Self-deception in neurological syndromes

Israel Nachson

Research output: Contribution to journalReview articlepeer-review

3 Scopus citations


One of the traditional views of self-deception has been in terms of a dynamically-driven defense mechanism which is employed in order to enhance self-esteem by denying contradictory evidence. Denial is evident during stressful events in everyday life, as well as in cases of mental and somatic impairments. A detailed analysis of a specific neurological syndrome, prosopagnosia, where covert recognition of familiar faces may coexist with lack of overt recognition, demonstrates the inapplicability of the dynamic interpretation of self-deception in terms of denial to some neurological syndromes, and the usefulness of a new conceptualization of this process in terms of dissociation between modular and central processes. It is proposed that self-deception be considered a complex process which may be conceived of as a defense mechanism in everyday life, and as a product of functional dissociation in neurological syndromes.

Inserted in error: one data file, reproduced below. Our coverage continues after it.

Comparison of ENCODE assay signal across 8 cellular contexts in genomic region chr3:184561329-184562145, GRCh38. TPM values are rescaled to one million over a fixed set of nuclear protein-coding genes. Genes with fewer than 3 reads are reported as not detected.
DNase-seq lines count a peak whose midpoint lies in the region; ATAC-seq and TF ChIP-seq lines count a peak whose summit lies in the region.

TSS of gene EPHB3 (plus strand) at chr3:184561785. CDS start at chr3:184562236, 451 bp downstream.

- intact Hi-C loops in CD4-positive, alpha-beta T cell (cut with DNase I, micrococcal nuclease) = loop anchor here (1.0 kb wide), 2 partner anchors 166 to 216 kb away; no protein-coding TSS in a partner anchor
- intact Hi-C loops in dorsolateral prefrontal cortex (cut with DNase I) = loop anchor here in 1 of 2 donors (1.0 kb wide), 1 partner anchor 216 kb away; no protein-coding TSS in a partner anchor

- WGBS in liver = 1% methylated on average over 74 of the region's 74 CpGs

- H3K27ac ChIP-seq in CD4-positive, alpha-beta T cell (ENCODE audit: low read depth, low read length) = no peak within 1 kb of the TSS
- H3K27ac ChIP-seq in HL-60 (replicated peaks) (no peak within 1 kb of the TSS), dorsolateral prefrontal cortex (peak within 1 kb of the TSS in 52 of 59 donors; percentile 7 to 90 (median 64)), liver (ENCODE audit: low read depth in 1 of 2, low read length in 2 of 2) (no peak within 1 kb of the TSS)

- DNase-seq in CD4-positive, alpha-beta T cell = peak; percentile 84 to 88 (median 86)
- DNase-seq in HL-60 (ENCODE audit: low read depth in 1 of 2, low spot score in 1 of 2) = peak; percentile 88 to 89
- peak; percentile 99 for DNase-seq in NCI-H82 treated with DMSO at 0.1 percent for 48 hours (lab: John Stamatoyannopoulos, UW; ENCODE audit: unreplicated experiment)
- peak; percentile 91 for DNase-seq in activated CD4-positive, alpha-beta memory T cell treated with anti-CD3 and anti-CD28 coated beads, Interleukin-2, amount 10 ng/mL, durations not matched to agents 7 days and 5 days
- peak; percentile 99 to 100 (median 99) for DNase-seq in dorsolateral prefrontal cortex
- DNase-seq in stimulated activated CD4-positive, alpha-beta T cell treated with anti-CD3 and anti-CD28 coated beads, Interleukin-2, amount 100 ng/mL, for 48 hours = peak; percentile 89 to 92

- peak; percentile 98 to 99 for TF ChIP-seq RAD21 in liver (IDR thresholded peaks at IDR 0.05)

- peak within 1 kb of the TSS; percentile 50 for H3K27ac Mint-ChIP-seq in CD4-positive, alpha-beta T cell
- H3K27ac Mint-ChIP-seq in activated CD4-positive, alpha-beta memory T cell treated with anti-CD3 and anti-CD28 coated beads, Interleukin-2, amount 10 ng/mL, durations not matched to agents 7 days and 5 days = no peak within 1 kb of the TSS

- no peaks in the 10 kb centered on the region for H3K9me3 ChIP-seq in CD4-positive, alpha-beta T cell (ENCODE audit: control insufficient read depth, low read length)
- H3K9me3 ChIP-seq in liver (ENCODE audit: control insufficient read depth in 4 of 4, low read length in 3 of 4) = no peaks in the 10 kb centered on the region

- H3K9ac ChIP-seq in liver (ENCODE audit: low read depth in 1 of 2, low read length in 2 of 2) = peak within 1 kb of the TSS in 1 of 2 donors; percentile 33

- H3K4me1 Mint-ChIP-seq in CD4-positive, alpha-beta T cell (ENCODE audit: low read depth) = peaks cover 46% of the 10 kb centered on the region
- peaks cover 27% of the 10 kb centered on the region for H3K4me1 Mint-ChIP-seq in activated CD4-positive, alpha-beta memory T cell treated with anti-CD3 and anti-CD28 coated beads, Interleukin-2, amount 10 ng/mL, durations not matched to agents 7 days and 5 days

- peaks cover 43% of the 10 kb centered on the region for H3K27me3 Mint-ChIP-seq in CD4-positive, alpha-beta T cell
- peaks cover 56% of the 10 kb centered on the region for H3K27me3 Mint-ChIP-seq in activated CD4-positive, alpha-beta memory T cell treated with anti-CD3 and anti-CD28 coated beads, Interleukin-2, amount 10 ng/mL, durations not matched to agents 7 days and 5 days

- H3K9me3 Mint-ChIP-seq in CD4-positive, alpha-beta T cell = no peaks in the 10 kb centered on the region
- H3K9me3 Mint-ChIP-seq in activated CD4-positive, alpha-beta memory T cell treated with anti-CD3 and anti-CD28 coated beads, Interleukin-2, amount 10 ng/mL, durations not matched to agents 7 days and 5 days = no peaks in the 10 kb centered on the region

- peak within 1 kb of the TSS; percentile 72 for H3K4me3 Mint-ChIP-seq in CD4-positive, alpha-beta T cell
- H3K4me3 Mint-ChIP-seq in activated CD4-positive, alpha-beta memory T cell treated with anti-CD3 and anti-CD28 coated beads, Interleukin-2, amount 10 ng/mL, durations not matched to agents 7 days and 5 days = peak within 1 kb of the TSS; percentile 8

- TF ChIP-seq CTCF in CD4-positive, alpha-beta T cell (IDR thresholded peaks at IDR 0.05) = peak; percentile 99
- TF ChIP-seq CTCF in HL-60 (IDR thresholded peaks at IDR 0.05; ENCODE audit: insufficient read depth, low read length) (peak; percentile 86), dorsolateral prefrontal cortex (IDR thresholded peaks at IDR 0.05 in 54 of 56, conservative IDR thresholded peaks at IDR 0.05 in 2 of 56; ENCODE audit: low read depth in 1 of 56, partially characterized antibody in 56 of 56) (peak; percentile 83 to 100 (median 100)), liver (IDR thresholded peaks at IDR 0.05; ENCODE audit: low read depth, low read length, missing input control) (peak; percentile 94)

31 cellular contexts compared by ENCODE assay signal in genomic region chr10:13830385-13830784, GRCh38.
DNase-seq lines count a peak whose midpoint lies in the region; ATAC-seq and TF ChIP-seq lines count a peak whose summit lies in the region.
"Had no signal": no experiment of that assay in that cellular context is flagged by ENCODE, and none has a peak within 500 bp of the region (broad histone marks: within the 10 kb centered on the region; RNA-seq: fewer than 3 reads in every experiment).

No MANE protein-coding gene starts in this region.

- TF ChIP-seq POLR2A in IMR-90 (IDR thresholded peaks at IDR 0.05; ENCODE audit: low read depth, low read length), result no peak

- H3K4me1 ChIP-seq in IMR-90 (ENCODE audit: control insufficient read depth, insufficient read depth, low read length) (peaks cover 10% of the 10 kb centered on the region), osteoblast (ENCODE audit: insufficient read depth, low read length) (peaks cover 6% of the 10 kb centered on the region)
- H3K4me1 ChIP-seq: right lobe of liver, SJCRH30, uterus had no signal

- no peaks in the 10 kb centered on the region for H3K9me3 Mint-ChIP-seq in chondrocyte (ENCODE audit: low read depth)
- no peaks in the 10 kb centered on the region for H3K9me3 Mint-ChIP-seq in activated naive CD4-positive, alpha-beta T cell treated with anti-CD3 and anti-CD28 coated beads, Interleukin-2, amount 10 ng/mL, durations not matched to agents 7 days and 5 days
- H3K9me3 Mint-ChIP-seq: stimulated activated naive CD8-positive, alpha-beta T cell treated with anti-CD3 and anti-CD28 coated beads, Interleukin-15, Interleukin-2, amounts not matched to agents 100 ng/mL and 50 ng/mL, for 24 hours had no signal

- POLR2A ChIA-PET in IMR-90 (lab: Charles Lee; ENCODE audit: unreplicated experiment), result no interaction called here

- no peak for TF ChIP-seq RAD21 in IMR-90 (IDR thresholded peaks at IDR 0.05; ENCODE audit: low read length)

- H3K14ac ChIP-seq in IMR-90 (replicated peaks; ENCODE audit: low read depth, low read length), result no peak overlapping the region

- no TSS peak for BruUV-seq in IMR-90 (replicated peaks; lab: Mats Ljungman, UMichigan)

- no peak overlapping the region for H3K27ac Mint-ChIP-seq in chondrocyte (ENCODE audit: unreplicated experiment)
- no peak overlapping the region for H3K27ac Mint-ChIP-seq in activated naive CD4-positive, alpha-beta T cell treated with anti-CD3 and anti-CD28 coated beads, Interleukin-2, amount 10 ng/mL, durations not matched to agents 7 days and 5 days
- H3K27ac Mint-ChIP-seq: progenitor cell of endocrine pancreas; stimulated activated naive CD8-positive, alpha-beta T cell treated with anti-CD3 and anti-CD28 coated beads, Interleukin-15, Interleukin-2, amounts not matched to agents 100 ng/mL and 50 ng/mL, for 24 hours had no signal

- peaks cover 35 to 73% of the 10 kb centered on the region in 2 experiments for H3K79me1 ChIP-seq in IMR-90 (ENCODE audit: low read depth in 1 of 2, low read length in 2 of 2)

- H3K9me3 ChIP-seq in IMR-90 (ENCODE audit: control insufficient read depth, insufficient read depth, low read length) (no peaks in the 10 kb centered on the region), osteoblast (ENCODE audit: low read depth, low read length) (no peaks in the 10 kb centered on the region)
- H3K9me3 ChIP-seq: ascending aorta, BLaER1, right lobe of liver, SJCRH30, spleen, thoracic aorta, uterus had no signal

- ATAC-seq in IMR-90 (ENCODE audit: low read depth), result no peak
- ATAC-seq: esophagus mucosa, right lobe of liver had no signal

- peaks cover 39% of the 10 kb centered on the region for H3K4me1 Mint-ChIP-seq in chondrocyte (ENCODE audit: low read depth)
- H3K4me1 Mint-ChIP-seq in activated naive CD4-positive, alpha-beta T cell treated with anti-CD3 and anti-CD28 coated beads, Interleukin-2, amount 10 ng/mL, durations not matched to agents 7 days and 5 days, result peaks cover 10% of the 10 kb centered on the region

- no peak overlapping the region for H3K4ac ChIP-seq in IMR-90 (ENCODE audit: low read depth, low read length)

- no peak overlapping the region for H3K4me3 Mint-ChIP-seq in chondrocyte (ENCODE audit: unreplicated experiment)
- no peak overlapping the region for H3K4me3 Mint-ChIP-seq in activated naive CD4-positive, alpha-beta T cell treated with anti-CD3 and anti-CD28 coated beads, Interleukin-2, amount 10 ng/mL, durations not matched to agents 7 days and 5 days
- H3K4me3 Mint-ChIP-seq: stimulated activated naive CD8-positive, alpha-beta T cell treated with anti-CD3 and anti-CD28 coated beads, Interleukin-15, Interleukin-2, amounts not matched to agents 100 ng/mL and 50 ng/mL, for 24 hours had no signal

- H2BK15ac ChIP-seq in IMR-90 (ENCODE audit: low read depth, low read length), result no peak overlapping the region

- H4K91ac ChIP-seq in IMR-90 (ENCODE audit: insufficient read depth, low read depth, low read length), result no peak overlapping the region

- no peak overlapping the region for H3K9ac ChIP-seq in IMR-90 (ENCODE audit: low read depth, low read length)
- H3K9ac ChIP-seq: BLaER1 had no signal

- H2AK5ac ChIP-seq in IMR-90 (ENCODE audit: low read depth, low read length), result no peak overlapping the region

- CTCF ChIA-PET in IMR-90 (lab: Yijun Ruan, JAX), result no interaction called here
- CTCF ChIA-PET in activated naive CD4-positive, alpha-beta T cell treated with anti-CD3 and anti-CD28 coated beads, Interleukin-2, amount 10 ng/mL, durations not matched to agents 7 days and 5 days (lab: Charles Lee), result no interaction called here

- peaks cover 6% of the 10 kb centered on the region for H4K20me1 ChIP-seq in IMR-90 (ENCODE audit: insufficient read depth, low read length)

Original languageEnglish
Pages (from-to)117-132
Number of pages16
JournalJournal of Mind and Behavior
Issue number2
StatePublished - Mar 1999


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